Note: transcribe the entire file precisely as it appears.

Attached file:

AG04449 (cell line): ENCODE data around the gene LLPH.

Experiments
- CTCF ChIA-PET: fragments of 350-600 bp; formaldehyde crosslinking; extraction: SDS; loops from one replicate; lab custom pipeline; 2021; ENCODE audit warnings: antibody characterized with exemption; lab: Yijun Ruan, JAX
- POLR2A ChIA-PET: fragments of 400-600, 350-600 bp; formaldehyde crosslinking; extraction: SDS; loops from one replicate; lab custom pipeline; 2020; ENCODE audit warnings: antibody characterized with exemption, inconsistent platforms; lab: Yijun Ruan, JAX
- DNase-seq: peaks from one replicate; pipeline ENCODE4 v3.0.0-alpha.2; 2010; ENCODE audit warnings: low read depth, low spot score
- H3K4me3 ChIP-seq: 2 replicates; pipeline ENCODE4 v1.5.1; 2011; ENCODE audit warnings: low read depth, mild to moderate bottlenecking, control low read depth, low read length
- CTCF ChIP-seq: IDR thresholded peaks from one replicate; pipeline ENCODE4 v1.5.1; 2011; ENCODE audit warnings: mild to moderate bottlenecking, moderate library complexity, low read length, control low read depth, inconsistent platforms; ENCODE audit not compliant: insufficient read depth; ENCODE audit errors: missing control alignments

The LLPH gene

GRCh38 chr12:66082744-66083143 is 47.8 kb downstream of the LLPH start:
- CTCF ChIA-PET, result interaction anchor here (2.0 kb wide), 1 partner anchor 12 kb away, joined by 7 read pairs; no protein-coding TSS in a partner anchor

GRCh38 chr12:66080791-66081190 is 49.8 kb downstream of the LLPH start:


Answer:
AG04449 (cell line): ENCODE data around the gene LLPH.

Experiments
- CTCF ChIA-PET: fragments of 350-600 bp; formaldehyde crosslinking; extraction: SDS; loops from one replicate; lab custom pipeline; 2021; ENCODE audit warnings: antibody characterized with exemption; lab: Yijun Ruan, JAX
- POLR2A ChIA-PET: fragments of 400-600, 350-600 bp; formaldehyde crosslinking; extraction: SDS; loops from one replicate; lab custom pipeline; 2020; ENCODE audit warnings: antibody characterized with exemption, inconsistent platforms; lab: Yijun Ruan, JAX
- DNase-seq: peaks from one replicate; pipeline ENCODE4 v3.0.0-alpha.2; 2010; ENCODE audit warnings: low read depth, low spot score
- H3K4me3 ChIP-seq: 2 replicates; pipeline ENCODE4 v1.5.1; 2011; ENCODE audit warnings: low read depth, mild to moderate bottlenecking, control low read depth, low read length
- CTCF ChIP-seq: IDR thresholded peaks from one replicate; pipeline ENCODE4 v1.5.1; 2011; ENCODE audit warnings: mild to moderate bottlenecking, moderate library complexity, low read length, control low read depth, inconsistent platforms; ENCODE audit not compliant: insufficient read depth; ENCODE audit errors: missing control alignments

The LLPH gene

GRCh38 chr12:66082744-66083143 is 47.8 kb downstream of the LLPH start:
- CTCF ChIA-PET, result interaction anchor here (2.0 kb wide), 1 partner anchor 12 kb away, joined by 7 read pairs; no protein-coding TSS in a partner anchor

GRCh38 chr12:66080791-66081190 is 49.8 kb downstream of the LLPH start: